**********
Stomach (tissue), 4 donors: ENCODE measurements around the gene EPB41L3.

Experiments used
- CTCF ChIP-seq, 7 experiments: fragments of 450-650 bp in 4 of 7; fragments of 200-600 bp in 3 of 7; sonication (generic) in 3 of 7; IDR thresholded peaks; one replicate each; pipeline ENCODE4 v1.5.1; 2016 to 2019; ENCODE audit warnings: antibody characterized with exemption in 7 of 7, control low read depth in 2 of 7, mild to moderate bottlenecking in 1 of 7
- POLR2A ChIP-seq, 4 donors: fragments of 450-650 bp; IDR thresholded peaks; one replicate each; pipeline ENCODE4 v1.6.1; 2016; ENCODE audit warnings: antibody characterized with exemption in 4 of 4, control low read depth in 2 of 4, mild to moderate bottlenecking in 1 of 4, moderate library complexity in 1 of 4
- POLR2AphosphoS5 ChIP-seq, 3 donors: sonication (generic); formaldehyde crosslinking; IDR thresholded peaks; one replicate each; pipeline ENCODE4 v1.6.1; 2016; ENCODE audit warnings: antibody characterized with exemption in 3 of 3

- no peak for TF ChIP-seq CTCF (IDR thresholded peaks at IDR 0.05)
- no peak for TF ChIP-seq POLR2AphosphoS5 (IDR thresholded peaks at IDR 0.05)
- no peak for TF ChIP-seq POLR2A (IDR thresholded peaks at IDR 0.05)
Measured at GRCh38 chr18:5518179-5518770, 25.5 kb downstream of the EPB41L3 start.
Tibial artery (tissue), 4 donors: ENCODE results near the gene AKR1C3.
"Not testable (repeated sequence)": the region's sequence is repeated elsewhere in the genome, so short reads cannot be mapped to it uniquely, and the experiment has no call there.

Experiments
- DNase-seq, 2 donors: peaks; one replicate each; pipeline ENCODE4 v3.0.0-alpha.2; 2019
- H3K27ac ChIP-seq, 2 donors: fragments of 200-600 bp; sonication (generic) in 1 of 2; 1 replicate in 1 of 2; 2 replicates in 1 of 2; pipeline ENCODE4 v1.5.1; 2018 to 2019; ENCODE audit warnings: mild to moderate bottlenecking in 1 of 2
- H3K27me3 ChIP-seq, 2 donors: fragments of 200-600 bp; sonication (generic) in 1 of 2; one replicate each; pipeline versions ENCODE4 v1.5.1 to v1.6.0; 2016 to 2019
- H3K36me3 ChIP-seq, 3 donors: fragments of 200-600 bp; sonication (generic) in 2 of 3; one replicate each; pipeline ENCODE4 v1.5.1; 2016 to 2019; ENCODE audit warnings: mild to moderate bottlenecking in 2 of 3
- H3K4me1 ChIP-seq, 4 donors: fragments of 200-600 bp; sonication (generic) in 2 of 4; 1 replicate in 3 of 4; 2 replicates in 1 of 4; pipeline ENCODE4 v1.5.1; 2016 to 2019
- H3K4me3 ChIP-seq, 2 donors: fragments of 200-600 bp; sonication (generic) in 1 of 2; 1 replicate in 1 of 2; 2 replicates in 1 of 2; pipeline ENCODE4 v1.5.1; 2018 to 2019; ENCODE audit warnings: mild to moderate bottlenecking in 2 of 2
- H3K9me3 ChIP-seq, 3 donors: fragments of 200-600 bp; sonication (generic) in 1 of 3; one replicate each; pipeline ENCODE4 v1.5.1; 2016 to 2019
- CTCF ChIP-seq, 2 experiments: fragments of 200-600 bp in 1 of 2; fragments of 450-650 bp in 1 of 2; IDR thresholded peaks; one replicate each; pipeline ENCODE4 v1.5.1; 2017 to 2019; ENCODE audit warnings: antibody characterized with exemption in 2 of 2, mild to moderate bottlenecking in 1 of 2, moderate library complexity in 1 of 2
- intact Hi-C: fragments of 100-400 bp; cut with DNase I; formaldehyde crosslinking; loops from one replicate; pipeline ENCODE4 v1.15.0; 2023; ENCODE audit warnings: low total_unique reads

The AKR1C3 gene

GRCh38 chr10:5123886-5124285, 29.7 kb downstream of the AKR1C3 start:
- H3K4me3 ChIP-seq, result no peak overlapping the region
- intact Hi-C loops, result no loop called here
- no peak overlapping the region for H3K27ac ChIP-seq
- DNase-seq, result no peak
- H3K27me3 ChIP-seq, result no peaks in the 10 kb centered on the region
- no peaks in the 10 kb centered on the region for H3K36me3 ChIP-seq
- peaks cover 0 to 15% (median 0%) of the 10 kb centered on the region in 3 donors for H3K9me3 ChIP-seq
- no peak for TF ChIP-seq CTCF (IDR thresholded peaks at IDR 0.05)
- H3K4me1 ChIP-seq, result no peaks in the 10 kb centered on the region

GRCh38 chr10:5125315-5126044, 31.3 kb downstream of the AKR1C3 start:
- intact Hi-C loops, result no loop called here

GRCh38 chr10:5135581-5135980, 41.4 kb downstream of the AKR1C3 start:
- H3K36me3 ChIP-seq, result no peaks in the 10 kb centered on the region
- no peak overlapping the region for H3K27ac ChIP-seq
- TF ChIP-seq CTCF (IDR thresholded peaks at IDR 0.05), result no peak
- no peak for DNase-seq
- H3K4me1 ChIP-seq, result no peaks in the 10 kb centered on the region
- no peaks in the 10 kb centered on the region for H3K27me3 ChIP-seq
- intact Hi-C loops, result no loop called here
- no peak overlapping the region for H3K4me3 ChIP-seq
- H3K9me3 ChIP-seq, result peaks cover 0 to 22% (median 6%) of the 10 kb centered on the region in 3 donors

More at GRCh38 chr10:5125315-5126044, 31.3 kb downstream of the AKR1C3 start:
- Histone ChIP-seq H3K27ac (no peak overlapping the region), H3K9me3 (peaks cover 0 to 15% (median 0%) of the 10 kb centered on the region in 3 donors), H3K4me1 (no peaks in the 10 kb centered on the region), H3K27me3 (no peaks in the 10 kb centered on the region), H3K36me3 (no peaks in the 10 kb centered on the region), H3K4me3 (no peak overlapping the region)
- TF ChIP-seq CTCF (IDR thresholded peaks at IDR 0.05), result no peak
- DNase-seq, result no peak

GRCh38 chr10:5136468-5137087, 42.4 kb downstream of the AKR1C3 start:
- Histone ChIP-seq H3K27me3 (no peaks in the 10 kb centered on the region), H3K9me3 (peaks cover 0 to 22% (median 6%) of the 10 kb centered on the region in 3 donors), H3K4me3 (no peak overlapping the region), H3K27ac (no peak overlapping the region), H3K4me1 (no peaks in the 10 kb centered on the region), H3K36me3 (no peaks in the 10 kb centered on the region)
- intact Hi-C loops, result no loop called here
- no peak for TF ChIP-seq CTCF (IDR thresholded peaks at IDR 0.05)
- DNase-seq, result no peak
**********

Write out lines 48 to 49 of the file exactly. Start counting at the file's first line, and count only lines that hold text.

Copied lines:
- DNase-seq, result no peak

GRCh38 chr10:5136468-5137087, 42.4 kb downstream of the AKR1C3 start: